Report Offers Blueprint for Equitable Oral Healthcare
Poor oral health reduces the economic vitality of American society by increasing healthcare costs and limiting workforce participation.
Poor oral health reduces the economic vitality of American society by increasing healthcare costs and limiting workforce participation. This is a key finding in “Oral Health in America: Implications for Dental Practice,” a report published by the American Dental Association. The paper highlights key elements of a larger report, “Oral Health in America: Advances and Challenges,” released by the National Institute of Dental and Craniofacial Research and National Institutes of Health.
The paper provides a sweeping assessment of changes in the state of oral health since the U.S. Surgeon General’s seminal report on oral health in 2000. In spite of improvements in care over the past 22 years, inequities remain, the authors note.
Data show the number of people receiving dental services at Federally Qualified Health Centers increased from 1.4 million to 5.2 million between 2001 and 2020. Furthermore, in 2017, one-third of these patients were younger than 18; and, among this group, 88.5% were Medicaid or Children’s Health Insurance Program beneficiaries. This suggest that in addition to improving access to care, stakeholders should advocate for more efficient delivery models and send a cohesive message that oral care is an essential healthcare service.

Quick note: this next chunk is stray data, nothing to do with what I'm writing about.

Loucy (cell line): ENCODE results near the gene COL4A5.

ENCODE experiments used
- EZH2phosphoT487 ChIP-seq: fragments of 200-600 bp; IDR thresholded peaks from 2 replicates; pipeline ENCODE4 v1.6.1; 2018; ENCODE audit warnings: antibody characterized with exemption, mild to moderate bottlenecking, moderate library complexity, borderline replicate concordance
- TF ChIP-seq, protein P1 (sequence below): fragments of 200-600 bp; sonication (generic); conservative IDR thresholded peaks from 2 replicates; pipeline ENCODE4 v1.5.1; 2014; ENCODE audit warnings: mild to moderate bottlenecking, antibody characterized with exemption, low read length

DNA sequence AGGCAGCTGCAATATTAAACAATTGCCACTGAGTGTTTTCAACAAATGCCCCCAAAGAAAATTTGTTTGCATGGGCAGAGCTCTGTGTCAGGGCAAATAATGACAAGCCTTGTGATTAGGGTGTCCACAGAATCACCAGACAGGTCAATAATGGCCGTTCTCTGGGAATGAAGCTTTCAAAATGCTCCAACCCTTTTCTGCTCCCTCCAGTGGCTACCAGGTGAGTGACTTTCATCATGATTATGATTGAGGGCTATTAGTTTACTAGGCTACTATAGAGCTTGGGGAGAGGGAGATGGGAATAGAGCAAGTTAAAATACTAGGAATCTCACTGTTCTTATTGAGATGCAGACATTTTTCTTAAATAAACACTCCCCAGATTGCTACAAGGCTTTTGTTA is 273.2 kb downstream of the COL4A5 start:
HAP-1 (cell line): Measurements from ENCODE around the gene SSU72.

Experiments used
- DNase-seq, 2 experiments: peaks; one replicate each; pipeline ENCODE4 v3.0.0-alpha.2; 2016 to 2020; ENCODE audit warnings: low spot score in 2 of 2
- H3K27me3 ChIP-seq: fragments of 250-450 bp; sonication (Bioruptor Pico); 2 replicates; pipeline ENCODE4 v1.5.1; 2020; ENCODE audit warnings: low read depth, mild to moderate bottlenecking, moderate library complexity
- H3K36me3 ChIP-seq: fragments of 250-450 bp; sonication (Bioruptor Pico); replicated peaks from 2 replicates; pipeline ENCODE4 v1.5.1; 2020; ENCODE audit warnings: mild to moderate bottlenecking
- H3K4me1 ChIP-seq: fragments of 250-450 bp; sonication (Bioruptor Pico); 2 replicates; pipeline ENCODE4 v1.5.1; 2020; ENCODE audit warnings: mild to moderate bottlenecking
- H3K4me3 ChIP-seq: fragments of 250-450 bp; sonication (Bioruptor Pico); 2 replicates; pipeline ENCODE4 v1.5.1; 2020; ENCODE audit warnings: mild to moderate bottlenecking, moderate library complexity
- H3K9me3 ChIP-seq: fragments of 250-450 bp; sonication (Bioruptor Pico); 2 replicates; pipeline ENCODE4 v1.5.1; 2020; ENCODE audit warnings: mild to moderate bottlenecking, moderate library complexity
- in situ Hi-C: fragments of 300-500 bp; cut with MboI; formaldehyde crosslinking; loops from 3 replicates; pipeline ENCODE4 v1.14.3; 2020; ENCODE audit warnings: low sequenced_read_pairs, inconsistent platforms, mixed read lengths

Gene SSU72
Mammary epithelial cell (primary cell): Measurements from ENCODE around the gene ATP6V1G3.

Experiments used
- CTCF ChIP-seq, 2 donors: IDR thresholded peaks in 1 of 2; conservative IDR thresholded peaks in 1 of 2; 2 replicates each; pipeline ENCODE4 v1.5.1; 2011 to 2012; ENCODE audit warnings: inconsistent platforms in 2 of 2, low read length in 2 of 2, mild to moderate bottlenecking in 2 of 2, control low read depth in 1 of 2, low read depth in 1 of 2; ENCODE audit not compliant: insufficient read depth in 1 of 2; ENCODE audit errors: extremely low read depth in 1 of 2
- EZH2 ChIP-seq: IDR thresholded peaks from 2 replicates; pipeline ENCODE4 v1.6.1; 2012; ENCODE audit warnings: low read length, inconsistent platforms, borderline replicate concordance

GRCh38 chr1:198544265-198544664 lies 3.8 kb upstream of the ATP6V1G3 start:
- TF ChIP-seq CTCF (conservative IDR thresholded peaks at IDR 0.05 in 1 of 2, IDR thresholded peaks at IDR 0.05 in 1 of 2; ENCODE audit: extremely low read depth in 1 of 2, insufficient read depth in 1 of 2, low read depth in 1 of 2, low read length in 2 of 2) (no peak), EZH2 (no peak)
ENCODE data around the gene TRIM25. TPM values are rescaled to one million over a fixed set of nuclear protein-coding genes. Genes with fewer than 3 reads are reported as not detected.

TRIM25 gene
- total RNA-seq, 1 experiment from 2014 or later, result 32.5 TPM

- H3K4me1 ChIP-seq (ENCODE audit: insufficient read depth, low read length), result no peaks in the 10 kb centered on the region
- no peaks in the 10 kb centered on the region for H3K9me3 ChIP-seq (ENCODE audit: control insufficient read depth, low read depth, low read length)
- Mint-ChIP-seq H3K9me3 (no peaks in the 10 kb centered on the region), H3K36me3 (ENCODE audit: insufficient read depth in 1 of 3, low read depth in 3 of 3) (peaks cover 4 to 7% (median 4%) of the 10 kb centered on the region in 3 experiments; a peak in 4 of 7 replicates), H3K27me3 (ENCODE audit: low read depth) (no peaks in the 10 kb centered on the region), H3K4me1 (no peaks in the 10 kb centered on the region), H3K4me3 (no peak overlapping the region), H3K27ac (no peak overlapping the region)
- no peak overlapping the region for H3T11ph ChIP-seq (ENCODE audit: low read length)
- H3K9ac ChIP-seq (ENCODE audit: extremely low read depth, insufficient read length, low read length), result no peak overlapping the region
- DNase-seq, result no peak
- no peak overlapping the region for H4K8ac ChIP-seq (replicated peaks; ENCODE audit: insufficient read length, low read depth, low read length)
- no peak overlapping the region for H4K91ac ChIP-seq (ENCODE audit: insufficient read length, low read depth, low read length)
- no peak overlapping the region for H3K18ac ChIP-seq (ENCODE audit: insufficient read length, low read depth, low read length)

Key strategies offered to improve equitable care include:
- Making dental services an essential benefit in both private and public insurance programs
- Incorporating dental care demands into workforce planning
- Increasing integration of oral and medical care
With the goal of implementing policies aimed at ensuring equitable care, dental professionals and other stakeholders are encouraged to work to improve access, reduce costs, and implement delivery models that support positive, patient-centered outcomes.
From Decisions in Dentistry. September 2022;8(9)7.